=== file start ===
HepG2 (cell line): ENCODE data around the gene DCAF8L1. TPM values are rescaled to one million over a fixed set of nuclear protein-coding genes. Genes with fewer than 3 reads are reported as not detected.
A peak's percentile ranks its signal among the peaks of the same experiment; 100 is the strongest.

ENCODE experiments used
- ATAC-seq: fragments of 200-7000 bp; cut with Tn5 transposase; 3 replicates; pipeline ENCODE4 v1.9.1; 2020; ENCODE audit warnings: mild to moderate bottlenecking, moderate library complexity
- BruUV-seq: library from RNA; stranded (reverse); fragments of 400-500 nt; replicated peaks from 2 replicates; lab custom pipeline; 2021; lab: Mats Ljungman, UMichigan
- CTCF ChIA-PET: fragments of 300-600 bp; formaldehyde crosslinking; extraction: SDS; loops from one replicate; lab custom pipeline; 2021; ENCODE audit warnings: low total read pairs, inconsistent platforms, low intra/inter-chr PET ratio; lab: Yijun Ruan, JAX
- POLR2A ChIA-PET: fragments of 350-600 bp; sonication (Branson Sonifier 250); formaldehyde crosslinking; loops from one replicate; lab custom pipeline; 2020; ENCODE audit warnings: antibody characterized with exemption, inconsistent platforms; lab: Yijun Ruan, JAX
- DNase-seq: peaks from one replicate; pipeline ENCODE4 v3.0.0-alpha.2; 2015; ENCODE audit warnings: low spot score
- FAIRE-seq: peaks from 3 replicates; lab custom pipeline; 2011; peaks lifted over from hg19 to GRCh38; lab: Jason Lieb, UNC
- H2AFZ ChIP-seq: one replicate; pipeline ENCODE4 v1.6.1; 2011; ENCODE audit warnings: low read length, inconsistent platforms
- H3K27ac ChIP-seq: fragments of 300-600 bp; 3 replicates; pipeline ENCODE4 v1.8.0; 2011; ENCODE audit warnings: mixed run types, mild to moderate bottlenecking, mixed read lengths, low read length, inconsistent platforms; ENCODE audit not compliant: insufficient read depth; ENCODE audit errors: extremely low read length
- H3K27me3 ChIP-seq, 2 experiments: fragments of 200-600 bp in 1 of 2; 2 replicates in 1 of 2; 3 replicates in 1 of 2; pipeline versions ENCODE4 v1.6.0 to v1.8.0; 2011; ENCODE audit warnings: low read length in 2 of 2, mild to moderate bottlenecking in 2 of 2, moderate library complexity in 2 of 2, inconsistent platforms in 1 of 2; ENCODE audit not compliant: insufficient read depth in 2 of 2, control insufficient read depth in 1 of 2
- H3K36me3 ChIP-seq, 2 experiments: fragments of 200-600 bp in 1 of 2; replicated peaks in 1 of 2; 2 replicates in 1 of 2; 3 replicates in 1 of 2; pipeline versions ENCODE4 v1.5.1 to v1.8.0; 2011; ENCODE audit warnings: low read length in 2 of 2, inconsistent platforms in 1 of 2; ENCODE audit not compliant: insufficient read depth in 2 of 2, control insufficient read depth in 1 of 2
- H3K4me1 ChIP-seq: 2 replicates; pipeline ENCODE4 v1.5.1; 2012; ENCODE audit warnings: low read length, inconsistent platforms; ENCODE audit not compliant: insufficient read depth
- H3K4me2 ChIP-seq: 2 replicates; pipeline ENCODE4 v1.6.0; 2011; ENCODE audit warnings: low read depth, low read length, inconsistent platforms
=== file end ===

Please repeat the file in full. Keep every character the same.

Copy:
HepG2 (cell line): ENCODE data around the gene DCAF8L1. TPM values are rescaled to one million over a fixed set of nuclear protein-coding genes. Genes with fewer than 3 reads are reported as not detected.
A peak's percentile ranks its signal among the peaks of the same experiment; 100 is the strongest.

ENCODE experiments used
- ATAC-seq: fragments of 200-7000 bp; cut with Tn5 transposase; 3 replicates; pipeline ENCODE4 v1.9.1; 2020; ENCODE audit warnings: mild to moderate bottlenecking, moderate library complexity
- BruUV-seq: library from RNA; stranded (reverse); fragments of 400-500 nt; replicated peaks from 2 replicates; lab custom pipeline; 2021; lab: Mats Ljungman, UMichigan
- CTCF ChIA-PET: fragments of 300-600 bp; formaldehyde crosslinking; extraction: SDS; loops from one replicate; lab custom pipeline; 2021; ENCODE audit warnings: low total read pairs, inconsistent platforms, low intra/inter-chr PET ratio; lab: Yijun Ruan, JAX
- POLR2A ChIA-PET: fragments of 350-600 bp; sonication (Branson Sonifier 250); formaldehyde crosslinking; loops from one replicate; lab custom pipeline; 2020; ENCODE audit warnings: antibody characterized with exemption, inconsistent platforms; lab: Yijun Ruan, JAX
- DNase-seq: peaks from one replicate; pipeline ENCODE4 v3.0.0-alpha.2; 2015; ENCODE audit warnings: low spot score
- FAIRE-seq: peaks from 3 replicates; lab custom pipeline; 2011; peaks lifted over from hg19 to GRCh38; lab: Jason Lieb, UNC
- H2AFZ ChIP-seq: one replicate; pipeline ENCODE4 v1.6.1; 2011; ENCODE audit warnings: low read length, inconsistent platforms
- H3K27ac ChIP-seq: fragments of 300-600 bp; 3 replicates; pipeline ENCODE4 v1.8.0; 2011; ENCODE audit warnings: mixed run types, mild to moderate bottlenecking, mixed read lengths, low read length, inconsistent platforms; ENCODE audit not compliant: insufficient read depth; ENCODE audit errors: extremely low read length
- H3K27me3 ChIP-seq, 2 experiments: fragments of 200-600 bp in 1 of 2; 2 replicates in 1 of 2; 3 replicates in 1 of 2; pipeline versions ENCODE4 v1.6.0 to v1.8.0; 2011; ENCODE audit warnings: low read length in 2 of 2, mild to moderate bottlenecking in 2 of 2, moderate library complexity in 2 of 2, inconsistent platforms in 1 of 2; ENCODE audit not compliant: insufficient read depth in 2 of 2, control insufficient read depth in 1 of 2
- H3K36me3 ChIP-seq, 2 experiments: fragments of 200-600 bp in 1 of 2; replicated peaks in 1 of 2; 2 replicates in 1 of 2; 3 replicates in 1 of 2; pipeline versions ENCODE4 v1.5.1 to v1.8.0; 2011; ENCODE audit warnings: low read length in 2 of 2, inconsistent platforms in 1 of 2; ENCODE audit not compliant: insufficient read depth in 2 of 2, control insufficient read depth in 1 of 2
- H3K4me1 ChIP-seq: 2 replicates; pipeline ENCODE4 v1.5.1; 2012; ENCODE audit warnings: low read length, inconsistent platforms; ENCODE audit not compliant: insufficient read depth
- H3K4me2 ChIP-seq: 2 replicates; pipeline ENCODE4 v1.6.0; 2011; ENCODE audit warnings: low read depth, low read length, inconsistent platforms